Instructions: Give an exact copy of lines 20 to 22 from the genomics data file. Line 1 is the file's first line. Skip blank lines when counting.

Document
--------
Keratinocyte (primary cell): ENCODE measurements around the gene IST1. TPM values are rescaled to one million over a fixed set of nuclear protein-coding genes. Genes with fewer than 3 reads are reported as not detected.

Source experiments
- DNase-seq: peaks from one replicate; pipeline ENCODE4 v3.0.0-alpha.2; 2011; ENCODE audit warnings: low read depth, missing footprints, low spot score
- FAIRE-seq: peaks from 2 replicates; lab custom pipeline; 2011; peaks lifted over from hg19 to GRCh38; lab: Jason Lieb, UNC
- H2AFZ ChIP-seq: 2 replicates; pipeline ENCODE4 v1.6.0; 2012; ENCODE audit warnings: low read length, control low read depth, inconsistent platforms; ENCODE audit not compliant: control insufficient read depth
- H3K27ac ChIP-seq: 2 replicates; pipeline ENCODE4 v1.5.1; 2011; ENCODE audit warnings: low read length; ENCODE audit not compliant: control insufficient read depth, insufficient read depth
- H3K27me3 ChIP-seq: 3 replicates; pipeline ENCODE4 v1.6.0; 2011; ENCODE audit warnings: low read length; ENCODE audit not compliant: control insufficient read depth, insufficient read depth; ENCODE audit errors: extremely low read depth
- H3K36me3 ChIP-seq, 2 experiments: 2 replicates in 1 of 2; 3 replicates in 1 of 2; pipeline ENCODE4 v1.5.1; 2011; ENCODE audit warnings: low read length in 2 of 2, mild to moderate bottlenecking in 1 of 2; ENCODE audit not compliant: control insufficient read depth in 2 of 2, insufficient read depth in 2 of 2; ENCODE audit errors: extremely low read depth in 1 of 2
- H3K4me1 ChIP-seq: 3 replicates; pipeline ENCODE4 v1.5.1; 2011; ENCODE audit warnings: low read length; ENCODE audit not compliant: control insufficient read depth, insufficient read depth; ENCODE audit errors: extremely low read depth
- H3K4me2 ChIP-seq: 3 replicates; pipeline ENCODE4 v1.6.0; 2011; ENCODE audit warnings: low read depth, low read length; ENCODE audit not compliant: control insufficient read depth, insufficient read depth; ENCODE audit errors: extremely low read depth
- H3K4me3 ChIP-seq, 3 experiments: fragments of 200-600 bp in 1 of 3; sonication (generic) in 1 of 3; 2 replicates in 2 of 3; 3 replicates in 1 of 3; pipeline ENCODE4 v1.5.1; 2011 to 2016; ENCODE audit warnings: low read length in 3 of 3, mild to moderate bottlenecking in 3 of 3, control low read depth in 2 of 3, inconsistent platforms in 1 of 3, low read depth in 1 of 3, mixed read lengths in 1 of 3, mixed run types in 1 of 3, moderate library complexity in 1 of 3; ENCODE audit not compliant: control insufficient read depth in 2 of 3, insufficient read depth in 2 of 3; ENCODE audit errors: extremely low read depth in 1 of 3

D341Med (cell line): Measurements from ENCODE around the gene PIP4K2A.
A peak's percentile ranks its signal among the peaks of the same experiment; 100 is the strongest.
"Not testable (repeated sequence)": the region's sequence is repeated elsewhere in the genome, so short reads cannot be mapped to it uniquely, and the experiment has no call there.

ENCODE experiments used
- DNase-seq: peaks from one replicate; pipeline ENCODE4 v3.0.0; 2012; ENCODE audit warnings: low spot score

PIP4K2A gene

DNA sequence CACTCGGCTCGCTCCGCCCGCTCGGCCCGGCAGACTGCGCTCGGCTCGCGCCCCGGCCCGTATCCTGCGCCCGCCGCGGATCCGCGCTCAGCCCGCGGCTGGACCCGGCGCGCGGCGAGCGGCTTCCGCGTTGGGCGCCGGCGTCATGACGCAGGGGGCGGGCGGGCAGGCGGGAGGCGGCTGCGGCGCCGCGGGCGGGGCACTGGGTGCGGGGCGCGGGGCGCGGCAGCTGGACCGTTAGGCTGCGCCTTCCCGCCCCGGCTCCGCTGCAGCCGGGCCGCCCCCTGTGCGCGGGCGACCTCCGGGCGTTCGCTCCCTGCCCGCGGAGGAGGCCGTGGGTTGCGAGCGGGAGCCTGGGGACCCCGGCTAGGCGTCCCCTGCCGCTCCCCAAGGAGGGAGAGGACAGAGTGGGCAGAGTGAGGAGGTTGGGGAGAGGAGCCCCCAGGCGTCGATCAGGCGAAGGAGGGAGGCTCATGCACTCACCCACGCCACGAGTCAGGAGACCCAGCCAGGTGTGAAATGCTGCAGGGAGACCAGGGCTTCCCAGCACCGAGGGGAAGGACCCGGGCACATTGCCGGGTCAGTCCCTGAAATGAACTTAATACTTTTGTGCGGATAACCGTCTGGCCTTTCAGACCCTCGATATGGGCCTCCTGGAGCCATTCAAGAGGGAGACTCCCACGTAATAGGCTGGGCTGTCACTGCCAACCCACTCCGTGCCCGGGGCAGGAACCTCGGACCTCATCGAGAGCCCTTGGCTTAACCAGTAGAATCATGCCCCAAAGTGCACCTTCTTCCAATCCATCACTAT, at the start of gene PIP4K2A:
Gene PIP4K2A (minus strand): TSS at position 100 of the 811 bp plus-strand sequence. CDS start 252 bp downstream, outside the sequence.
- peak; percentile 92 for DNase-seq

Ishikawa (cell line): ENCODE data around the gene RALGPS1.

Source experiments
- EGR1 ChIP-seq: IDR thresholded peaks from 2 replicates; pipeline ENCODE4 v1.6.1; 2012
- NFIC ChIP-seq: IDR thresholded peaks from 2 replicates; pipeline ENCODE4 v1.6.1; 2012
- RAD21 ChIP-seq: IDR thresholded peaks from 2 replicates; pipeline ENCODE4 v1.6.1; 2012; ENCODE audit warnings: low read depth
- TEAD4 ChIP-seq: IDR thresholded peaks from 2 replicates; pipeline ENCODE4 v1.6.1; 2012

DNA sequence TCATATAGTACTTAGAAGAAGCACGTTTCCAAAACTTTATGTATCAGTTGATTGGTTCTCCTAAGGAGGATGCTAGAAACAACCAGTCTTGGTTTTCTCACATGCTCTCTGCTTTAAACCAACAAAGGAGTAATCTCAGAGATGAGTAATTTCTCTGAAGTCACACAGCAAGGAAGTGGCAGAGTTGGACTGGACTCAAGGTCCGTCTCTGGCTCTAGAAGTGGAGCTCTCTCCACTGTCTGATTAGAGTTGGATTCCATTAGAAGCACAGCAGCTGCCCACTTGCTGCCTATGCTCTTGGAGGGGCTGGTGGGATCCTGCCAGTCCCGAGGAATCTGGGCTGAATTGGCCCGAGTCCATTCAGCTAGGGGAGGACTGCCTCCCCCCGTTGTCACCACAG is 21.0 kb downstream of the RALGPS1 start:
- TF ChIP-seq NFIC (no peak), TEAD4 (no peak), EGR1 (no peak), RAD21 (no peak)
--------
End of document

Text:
- peak; percentile 92 for DNase-seq

Ishikawa (cell line): ENCODE data around the gene RALGPS1.

Source experiments